Last week we covered six lessons about Business EQ that you can learn from, yes, chickens. In Part I we discussed Thinking Outside the Coop, Some People Never Change, and Generally Speaking, the Sky Does Not Fall In; in Part II, we bravely considered the EQ lessons of Don’t Muddy Your Own Water, Be Adaptable, and Mind the Pecking Order.
For today’s blog, we finish up our top 10 list with ….
7) It’s good to tuck under someone’s wing
Chicken behavior: Baby chicks like to sleep under their mothers. But if you buy the chickens as chicks, they have no big fat mama with whom to cuddle. Instead they fall asleep in a heap on the floor of their box, little heads tucked under each others’ bodies, legs and wings akimbo. As adults, chicks who are raised together exhibit the same behavior—snoozing together in a heap in the sun, or trying so hard to tuck under another hen’s body they knock her over.
Human lesson: Periodically during your career, it’s good to tuck under the wing of a mentor. Maybe it’s someone who has something to teach you about leadership, team building, or community relations. Or maybe it’s someone who you realize can help you polish your professional presence or bump up your technical skills. Whatever it is, knowing what you need to work on – and being able to identify who can teach you new skills – is a key part of Business EQ.
8) Hatch your eggs, don’t smash them.
Chicken Behavior: On occasion, it’s true, a hen will peck her own eggs (and then all the other hens will come over to clean up the mess, which can result in a syndrome known as, “Where the heck are the eggs going?”). But generally hens either lay their eggs and forget about them, or they sit on the eggs, waiting for them to hatch.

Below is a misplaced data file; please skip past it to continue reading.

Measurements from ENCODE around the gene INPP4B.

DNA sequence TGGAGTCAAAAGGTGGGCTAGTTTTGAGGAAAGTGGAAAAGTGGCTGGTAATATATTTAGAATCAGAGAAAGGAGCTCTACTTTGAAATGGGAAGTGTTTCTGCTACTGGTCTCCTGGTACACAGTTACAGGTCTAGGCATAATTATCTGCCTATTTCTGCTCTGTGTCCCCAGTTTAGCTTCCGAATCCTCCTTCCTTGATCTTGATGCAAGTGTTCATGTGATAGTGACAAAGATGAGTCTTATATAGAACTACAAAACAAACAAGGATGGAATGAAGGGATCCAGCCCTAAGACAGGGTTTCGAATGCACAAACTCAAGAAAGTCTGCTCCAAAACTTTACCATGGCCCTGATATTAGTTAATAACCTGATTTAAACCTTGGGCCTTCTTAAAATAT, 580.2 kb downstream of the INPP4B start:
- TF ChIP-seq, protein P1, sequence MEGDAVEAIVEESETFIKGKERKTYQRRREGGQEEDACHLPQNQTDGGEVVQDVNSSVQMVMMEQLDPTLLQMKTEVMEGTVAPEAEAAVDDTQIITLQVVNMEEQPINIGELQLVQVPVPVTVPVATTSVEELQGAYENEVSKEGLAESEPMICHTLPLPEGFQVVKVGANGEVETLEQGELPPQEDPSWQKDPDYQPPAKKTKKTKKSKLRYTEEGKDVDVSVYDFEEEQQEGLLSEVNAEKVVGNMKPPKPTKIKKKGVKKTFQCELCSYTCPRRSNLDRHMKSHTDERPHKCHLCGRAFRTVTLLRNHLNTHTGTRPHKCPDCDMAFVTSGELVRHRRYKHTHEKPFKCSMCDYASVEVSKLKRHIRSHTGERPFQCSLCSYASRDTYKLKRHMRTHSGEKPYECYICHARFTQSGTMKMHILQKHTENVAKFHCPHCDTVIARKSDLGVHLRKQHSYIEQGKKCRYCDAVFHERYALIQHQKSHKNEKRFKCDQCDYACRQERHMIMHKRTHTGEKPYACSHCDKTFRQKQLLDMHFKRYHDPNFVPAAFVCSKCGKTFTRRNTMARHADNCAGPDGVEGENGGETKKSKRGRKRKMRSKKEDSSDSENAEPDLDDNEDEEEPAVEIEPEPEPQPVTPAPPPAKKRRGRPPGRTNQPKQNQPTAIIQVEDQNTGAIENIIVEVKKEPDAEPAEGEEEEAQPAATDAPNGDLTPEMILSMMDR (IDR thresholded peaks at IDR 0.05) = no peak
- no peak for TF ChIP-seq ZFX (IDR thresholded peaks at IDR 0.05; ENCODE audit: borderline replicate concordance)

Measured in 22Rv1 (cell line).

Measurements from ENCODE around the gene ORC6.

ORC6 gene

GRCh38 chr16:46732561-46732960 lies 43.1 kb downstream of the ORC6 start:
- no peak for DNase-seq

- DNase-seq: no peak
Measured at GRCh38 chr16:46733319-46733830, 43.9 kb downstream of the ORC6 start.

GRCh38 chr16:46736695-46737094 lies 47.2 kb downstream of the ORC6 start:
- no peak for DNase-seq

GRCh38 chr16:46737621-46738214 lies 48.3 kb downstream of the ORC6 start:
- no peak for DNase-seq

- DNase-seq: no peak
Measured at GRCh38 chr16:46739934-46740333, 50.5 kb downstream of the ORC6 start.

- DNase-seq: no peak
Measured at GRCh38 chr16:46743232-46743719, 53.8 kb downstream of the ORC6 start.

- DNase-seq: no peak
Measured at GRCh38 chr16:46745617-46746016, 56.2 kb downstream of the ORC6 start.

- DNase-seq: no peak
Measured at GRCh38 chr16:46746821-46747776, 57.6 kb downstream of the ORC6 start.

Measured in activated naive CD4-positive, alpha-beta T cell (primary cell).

Human Lesson: Running a business, dealing with clients, leading teams, developing employees – it all depends on your ability to nurture ideas and people. Sure, being brave and aggressive count in a lot of ways, but if you’re abrasive, dismissive, or downright scary, you’ll end up doing more harm than good.
9) Scratching is important.
Chicken behavior: Chickens spend a lot of time scratching the ground, looking for bugs, little rocks, bits of ground-up corn — and, at our house, crumbs the kids leave in the grass. This is what chickens do for fun and it’s very, very productive. (Hens in factory farms, by the way, don’t get to do this…but don’t get me started on that topic.)
Human Lesson: As dear old Henry Ford once said, “Business is never so healthy as when, like a chicken, it must do a certain amount of scratching for what it gets.” Or as Thomas Edison said, genius is one part inspiration, 99 parts perspiration. Keep digging for new contacts, new products, new trends, new ideas — that’s what truly helps you grow your business.
10) Steady production counts
Chicken behavior: Hens lay eggs just about every 28 hours. It’s a steadiness of performance that’s quite inspiring .
Human lesson: Did you ever know someone who seemed to have a skyrocketing career in their 20s and 30s and then just sort of…burned out? Stopped performing? Disappeared even? Or someone who maybe does great work sometimes but not-so-great work other times? Pacing is important. Take good enough care of yourself that you can perform consistently at high levels. That’s what reputations are made of.